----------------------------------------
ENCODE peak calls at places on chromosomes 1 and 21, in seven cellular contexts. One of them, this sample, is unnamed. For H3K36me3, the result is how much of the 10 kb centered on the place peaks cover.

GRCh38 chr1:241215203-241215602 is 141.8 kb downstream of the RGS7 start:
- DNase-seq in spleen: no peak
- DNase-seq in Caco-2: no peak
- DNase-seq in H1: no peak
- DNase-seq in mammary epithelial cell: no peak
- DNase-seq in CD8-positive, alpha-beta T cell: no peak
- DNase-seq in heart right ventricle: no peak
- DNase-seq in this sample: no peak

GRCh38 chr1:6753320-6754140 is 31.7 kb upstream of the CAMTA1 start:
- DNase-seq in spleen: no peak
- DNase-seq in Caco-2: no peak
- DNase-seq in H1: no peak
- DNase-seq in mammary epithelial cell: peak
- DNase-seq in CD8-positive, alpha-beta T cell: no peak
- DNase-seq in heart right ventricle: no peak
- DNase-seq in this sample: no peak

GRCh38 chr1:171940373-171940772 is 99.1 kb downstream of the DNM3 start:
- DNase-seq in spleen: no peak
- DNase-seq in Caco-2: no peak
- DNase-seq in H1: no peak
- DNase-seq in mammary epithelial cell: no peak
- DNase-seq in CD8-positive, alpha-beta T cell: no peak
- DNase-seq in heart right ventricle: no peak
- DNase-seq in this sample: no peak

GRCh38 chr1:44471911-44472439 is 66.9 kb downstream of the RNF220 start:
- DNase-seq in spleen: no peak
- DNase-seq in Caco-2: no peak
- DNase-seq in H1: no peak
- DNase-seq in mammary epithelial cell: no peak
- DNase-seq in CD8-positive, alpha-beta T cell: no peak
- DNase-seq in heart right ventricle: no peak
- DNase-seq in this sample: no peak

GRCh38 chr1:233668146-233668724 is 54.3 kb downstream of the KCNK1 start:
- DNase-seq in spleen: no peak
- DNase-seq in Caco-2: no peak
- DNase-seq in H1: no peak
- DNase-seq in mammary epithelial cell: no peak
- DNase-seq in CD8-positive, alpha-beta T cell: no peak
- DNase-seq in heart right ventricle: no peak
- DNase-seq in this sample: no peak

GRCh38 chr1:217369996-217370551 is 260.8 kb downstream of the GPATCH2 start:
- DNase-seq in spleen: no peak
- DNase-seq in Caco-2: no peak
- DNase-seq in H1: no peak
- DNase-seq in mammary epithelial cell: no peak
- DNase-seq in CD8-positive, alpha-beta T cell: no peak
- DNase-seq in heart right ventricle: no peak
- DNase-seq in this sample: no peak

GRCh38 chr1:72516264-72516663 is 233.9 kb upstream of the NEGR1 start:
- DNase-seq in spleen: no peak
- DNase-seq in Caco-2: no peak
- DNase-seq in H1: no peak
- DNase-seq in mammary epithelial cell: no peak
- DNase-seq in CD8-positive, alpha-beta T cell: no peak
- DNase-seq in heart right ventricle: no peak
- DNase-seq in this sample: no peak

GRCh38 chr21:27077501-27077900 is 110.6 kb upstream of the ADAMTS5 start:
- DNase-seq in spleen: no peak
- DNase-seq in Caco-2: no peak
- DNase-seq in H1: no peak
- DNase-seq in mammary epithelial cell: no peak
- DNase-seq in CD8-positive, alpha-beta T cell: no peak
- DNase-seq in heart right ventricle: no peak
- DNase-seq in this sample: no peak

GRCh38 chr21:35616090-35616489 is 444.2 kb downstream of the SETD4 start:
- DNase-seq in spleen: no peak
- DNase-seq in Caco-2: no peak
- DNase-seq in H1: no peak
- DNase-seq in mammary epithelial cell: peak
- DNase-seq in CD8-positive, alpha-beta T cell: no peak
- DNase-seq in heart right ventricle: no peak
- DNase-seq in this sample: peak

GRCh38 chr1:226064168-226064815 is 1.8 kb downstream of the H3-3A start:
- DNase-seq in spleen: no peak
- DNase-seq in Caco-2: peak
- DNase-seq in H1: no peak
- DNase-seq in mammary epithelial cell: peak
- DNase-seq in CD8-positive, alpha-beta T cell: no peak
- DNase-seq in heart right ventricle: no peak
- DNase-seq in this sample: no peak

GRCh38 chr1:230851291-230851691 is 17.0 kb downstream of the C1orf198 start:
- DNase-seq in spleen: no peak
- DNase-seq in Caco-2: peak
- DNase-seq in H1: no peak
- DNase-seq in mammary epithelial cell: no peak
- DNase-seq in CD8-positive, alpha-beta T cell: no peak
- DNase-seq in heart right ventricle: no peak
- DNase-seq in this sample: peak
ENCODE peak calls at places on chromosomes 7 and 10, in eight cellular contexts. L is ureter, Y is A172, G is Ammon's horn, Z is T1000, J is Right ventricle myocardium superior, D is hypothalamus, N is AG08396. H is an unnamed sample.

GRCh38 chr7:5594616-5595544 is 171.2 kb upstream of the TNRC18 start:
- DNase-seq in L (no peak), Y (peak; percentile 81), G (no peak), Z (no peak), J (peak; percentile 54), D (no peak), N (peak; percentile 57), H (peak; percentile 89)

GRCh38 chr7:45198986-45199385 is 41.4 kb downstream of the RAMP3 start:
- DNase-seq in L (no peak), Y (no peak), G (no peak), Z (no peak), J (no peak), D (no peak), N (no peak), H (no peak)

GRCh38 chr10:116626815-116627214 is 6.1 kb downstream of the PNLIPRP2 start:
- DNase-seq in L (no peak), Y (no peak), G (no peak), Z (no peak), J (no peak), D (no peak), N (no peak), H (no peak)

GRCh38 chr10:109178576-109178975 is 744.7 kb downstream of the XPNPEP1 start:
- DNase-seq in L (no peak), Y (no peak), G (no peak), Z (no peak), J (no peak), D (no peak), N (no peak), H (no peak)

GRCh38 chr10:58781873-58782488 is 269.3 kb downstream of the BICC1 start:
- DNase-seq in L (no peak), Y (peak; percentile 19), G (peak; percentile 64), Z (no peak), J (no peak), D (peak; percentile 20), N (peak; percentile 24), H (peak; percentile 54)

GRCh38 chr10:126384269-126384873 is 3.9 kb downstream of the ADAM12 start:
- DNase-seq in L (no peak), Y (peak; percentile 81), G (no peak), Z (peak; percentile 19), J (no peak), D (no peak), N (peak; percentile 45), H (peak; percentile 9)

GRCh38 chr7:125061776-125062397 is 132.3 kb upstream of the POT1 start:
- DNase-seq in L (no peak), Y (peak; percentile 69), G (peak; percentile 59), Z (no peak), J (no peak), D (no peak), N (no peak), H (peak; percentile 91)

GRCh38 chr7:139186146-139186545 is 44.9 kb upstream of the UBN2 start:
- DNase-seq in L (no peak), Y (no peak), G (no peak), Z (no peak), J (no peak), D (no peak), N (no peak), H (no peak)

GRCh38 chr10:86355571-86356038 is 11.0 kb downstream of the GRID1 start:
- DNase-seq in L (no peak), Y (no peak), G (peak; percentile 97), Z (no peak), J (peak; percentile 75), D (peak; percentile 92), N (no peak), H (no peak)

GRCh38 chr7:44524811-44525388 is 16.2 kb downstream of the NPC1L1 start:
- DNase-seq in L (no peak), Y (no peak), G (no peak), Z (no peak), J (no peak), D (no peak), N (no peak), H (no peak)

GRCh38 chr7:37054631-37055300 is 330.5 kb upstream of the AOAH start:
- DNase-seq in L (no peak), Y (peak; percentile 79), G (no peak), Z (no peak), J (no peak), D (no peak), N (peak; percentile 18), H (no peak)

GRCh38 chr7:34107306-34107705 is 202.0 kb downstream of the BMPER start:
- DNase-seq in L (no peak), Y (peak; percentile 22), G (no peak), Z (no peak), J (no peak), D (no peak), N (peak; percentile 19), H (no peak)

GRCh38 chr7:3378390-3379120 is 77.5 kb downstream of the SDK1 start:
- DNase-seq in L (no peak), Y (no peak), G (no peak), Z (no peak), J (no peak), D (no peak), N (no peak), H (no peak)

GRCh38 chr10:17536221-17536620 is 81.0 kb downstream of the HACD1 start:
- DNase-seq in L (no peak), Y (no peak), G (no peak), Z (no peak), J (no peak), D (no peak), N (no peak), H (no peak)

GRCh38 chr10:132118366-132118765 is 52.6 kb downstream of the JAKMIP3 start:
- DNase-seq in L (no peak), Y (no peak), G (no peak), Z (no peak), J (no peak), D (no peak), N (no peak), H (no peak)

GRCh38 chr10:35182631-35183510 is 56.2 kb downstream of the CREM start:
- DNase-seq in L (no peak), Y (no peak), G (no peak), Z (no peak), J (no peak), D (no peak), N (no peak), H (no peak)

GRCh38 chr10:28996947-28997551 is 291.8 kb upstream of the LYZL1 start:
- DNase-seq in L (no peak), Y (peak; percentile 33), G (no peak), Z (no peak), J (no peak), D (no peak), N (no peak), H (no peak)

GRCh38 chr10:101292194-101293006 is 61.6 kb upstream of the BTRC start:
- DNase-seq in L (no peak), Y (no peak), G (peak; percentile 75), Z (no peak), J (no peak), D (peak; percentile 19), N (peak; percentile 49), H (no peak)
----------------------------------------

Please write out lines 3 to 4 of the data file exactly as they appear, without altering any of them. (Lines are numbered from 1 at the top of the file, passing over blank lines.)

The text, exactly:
- DNase-seq in spleen: no peak
- DNase-seq in Caco-2: no peak